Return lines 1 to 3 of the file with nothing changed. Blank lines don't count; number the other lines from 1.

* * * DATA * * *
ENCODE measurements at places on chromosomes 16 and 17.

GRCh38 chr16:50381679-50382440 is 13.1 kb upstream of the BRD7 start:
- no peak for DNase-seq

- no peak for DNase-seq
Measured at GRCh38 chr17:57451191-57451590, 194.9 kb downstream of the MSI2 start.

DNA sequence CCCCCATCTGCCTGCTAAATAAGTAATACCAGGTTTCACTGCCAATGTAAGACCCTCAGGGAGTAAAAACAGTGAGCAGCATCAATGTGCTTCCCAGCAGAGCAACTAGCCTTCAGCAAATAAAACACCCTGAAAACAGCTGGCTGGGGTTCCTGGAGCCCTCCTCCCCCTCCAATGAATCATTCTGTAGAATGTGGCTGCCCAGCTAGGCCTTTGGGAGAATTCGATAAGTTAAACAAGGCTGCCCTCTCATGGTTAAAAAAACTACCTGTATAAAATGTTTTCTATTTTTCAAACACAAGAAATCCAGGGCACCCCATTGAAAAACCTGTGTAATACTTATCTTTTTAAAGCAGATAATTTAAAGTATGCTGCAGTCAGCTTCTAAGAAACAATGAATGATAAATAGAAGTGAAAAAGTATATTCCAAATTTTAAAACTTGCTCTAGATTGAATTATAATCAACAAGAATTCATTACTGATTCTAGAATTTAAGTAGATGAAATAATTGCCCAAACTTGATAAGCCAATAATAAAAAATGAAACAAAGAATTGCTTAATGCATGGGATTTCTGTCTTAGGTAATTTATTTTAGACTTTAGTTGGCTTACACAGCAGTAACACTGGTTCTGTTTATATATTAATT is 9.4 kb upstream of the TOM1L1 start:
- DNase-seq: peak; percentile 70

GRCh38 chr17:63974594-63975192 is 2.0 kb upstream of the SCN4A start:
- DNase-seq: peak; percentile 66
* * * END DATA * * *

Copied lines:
ENCODE measurements at places on chromosomes 16 and 17.

GRCh38 chr16:50381679-50382440 is 13.1 kb upstream of the BRD7 start:
- no peak for DNase-seq